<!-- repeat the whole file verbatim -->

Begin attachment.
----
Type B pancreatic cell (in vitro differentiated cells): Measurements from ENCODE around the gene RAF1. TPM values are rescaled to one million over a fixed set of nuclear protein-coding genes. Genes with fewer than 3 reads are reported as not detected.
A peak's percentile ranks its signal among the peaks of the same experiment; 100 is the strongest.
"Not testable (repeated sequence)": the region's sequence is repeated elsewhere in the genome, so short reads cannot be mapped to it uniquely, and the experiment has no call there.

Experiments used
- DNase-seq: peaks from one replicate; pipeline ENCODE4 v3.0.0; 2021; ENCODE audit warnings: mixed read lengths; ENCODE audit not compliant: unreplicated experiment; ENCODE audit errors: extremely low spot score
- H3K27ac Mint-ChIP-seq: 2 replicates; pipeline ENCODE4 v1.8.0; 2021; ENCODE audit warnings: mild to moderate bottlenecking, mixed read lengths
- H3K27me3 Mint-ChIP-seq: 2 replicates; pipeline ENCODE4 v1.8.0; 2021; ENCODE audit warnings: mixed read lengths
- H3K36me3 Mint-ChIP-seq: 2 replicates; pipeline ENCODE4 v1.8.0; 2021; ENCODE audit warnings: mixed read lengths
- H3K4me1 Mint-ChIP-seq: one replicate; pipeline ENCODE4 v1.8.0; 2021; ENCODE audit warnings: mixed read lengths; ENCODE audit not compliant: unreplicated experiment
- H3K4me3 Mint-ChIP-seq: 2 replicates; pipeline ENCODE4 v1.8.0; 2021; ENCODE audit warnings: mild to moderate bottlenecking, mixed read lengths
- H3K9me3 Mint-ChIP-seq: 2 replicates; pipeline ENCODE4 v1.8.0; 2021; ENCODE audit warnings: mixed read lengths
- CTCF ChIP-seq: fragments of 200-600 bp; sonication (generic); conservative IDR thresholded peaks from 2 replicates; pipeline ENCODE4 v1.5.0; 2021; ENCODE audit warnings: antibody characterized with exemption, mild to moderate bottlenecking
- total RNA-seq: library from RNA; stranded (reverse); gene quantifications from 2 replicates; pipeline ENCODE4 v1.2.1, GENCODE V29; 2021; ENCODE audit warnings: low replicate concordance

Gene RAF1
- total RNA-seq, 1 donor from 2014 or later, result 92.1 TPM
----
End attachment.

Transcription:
Type B pancreatic cell (in vitro differentiated cells): Measurements from ENCODE around the gene RAF1. TPM values are rescaled to one million over a fixed set of nuclear protein-coding genes. Genes with fewer than 3 reads are reported as not detected.
A peak's percentile ranks its signal among the peaks of the same experiment; 100 is the strongest.
"Not testable (repeated sequence)": the region's sequence is repeated elsewhere in the genome, so short reads cannot be mapped to it uniquely, and the experiment has no call there.

Experiments used
- DNase-seq: peaks from one replicate; pipeline ENCODE4 v3.0.0; 2021; ENCODE audit warnings: mixed read lengths; ENCODE audit not compliant: unreplicated experiment; ENCODE audit errors: extremely low spot score
- H3K27ac Mint-ChIP-seq: 2 replicates; pipeline ENCODE4 v1.8.0; 2021; ENCODE audit warnings: mild to moderate bottlenecking, mixed read lengths
- H3K27me3 Mint-ChIP-seq: 2 replicates; pipeline ENCODE4 v1.8.0; 2021; ENCODE audit warnings: mixed read lengths
- H3K36me3 Mint-ChIP-seq: 2 replicates; pipeline ENCODE4 v1.8.0; 2021; ENCODE audit warnings: mixed read lengths
- H3K4me1 Mint-ChIP-seq: one replicate; pipeline ENCODE4 v1.8.0; 2021; ENCODE audit warnings: mixed read lengths; ENCODE audit not compliant: unreplicated experiment
- H3K4me3 Mint-ChIP-seq: 2 replicates; pipeline ENCODE4 v1.8.0; 2021; ENCODE audit warnings: mild to moderate bottlenecking, mixed read lengths
- H3K9me3 Mint-ChIP-seq: 2 replicates; pipeline ENCODE4 v1.8.0; 2021; ENCODE audit warnings: mixed read lengths
- CTCF ChIP-seq: fragments of 200-600 bp; sonication (generic); conservative IDR thresholded peaks from 2 replicates; pipeline ENCODE4 v1.5.0; 2021; ENCODE audit warnings: antibody characterized with exemption, mild to moderate bottlenecking
- total RNA-seq: library from RNA; stranded (reverse); gene quantifications from 2 replicates; pipeline ENCODE4 v1.2.1, GENCODE V29; 2021; ENCODE audit warnings: low replicate concordance

Gene RAF1
- total RNA-seq, 1 donor from 2014 or later, result 92.1 TPM